A formula $\varphi$ is true in $\mathcal M$ if and only if $\mathcal{M}, v \models \varphi$ for every valuation $v$ in $\mathcal{M}$. An $\mathsf{F}$-formula is $\mathsf{F}$-valid whenever it is true in all $\mathsf{F}$-models. An $\mathsf{F}$-formula is $\mathsf{F}^*$-valid whenever it is true in all standard $\mathsf{F}$-models. Clearly, $\mathsf{F}$-validity implies $\mathsf{F}^*$-validity.

Theorem 2 (Completeness and soundness of $\mathsf{F}$) The logic $\mathsf{F}$ is sound and complete, that is for every $\mathsf{F}$-formula $\varphi$ the following conditions are equivalent:
• $\varphi$ is $\mathsf{F}$-provable.
• $\varphi$ is $\mathsf{F}$-valid.
• $\varphi$ is $\mathsf{F}^*$-valid.

Dual tableaux for first-order logic with identity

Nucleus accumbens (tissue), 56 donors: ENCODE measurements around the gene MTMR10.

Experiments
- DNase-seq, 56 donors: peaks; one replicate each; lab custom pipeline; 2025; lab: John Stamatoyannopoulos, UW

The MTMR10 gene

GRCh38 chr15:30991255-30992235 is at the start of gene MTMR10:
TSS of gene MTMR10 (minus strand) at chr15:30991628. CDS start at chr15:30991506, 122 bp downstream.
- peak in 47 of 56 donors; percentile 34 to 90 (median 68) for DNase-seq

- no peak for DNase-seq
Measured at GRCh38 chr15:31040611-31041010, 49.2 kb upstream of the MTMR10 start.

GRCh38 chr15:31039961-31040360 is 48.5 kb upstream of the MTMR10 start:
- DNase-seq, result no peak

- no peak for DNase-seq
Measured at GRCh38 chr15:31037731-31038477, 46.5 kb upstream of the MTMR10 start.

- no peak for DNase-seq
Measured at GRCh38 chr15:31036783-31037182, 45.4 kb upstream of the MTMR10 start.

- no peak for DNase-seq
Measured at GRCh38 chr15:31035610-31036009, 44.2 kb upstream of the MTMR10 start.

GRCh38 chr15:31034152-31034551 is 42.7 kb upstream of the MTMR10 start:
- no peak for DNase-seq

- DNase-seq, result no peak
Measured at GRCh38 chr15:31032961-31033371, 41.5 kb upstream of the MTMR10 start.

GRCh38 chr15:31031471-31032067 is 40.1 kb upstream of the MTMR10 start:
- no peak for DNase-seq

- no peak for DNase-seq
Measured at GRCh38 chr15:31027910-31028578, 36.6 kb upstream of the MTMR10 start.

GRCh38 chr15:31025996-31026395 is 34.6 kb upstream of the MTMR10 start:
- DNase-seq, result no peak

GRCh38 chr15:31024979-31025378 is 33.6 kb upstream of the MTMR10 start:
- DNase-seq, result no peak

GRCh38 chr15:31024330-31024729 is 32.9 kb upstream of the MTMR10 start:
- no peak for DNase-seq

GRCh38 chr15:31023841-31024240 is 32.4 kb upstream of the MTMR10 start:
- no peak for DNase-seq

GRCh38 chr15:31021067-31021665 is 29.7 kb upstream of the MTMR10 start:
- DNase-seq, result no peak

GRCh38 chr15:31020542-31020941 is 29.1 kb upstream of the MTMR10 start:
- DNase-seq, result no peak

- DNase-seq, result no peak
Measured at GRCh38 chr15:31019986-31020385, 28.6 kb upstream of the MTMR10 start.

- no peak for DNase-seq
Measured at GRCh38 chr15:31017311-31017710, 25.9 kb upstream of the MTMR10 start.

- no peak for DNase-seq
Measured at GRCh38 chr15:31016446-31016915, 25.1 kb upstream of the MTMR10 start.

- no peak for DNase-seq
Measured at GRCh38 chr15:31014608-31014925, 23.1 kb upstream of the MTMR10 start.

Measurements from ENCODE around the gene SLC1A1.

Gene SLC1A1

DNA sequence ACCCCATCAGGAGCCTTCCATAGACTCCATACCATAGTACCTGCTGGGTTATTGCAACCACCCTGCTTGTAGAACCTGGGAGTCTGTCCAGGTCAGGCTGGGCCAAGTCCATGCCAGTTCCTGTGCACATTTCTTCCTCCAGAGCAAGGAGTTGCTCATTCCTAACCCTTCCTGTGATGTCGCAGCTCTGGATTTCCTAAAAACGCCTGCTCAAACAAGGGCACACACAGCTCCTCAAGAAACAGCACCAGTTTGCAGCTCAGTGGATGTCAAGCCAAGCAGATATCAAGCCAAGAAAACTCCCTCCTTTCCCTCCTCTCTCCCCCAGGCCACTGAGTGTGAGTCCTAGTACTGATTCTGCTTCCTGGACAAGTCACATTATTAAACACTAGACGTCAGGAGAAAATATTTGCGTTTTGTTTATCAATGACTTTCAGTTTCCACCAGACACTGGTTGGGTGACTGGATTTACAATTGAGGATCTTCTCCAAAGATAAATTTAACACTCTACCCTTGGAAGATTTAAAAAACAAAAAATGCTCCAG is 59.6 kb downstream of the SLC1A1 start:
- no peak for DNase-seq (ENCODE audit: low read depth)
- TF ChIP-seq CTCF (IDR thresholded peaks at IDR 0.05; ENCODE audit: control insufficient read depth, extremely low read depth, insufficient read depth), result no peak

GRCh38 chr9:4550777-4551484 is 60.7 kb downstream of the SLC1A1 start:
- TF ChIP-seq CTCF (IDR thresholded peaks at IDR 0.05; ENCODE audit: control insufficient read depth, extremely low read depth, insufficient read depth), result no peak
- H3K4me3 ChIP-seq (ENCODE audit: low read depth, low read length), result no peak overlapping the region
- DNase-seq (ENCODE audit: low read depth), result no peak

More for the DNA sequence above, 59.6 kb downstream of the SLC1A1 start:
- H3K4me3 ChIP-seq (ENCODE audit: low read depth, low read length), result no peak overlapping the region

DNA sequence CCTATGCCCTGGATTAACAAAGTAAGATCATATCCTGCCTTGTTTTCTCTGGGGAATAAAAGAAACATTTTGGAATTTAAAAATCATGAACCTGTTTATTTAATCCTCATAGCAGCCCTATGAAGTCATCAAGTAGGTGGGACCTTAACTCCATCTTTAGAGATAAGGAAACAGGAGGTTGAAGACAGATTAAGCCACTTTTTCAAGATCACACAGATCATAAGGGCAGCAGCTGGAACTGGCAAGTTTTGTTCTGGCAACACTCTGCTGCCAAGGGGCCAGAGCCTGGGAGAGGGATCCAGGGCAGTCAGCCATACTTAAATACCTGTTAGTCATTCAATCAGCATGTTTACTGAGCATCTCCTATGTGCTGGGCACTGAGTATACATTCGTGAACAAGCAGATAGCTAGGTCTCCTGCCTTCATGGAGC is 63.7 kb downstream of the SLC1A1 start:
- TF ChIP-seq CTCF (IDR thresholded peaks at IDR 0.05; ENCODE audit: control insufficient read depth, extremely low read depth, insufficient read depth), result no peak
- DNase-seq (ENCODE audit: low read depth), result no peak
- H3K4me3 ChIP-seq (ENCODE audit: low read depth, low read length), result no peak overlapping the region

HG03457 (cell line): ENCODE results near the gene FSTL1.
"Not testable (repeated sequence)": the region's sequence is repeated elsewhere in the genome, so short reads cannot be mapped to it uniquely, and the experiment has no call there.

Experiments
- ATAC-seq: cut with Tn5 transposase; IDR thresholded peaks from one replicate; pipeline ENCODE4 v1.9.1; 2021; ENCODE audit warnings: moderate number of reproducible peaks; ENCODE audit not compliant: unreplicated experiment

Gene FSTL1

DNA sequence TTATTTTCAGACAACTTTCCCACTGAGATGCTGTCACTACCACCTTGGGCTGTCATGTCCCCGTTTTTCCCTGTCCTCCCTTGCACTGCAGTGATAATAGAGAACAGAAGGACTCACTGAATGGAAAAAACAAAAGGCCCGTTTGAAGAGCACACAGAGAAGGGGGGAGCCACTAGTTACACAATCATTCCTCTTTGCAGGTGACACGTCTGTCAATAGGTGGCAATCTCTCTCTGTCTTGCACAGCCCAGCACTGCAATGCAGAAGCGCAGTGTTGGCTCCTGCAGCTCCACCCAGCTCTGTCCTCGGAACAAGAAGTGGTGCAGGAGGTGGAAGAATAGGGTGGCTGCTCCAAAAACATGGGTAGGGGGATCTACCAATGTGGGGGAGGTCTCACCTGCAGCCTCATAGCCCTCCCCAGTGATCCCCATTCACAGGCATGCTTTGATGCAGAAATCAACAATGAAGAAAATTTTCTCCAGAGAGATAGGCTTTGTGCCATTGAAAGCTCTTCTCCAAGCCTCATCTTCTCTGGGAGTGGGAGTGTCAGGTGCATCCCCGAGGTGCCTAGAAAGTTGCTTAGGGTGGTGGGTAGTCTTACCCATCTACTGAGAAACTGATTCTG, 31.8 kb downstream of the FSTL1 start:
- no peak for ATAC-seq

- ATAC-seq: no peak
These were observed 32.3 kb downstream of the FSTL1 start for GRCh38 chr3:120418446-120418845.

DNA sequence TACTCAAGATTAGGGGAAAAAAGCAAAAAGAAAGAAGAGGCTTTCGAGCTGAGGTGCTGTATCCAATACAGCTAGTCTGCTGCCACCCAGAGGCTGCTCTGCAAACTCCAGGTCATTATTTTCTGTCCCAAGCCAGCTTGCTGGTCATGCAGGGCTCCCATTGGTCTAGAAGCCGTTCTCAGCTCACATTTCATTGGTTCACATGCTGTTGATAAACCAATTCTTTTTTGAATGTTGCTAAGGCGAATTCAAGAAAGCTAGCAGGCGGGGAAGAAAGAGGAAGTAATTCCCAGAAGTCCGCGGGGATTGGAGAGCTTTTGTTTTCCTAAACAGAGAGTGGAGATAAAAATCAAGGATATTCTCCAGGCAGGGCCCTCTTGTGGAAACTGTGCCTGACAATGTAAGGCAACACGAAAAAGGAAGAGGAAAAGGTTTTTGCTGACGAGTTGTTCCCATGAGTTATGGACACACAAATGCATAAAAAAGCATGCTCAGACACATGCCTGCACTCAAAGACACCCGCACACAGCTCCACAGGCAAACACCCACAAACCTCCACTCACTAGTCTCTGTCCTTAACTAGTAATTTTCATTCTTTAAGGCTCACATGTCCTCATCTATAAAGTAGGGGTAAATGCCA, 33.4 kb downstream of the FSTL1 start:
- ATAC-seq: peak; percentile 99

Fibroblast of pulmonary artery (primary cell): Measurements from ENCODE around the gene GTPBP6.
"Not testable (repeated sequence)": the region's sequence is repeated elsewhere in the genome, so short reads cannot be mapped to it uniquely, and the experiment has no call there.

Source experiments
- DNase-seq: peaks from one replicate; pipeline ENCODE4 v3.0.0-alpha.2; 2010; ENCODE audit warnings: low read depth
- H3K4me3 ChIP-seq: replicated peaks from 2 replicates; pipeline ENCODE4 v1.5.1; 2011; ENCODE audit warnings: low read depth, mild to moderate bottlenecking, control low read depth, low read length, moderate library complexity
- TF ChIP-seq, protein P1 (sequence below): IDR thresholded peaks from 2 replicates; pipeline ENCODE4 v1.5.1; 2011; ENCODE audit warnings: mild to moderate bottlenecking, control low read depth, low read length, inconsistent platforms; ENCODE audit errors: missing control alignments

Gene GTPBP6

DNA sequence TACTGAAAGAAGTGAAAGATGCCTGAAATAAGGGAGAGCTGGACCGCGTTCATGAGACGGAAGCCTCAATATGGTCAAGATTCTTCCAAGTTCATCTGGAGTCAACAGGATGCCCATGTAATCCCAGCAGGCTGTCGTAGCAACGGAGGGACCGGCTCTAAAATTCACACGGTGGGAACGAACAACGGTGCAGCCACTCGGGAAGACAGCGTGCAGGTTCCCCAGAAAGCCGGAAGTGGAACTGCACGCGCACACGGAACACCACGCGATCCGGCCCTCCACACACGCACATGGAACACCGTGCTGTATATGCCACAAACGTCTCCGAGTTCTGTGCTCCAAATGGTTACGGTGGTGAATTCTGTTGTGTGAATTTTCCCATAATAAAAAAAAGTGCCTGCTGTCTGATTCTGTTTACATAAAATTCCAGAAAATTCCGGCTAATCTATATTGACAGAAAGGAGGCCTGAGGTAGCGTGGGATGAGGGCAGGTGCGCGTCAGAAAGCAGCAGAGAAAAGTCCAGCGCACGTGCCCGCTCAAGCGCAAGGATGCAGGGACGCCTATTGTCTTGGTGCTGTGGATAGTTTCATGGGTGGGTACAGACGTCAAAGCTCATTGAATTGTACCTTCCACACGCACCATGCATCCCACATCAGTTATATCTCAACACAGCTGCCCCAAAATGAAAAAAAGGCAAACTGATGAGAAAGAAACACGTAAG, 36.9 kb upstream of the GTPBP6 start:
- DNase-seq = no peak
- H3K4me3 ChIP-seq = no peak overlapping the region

Formalism description The vocabulary of the first-order logic $\mathsf F$ with identity consists of:
• a countable set of individual variables $\mathsf{V}$;
• for every $k \in \omega, k \geq 1$, a countable set $\mathsf{P}_{k}$ of $k$-ary predicate symbols, such that $= \, \in \mathsf{P}_{2}$;
• the symbols $\neg, \wedge, \vee$ of propositional connectives of negation, conjunction and disjunction, respectively;
• the symbols $\forall, \exists$ of the universal and existential quantifiers, respectively;
• parentheses $(,)$.

The set of atomic formulas of the logic $\mathsf F$ is the smallest set closed under the following rules:

• if $x,y \in \mathsf{V}$, then $(x=y)$ is an atomic formula ;
• for every $k \in \omega$ and $P \in \mathsf{P}_{k}$, if $x_{1}, \ldots, x_{k} \in \mathsf{V}$, then $P(x_{1}, \ldots, x_{k})$ is an atomic formula.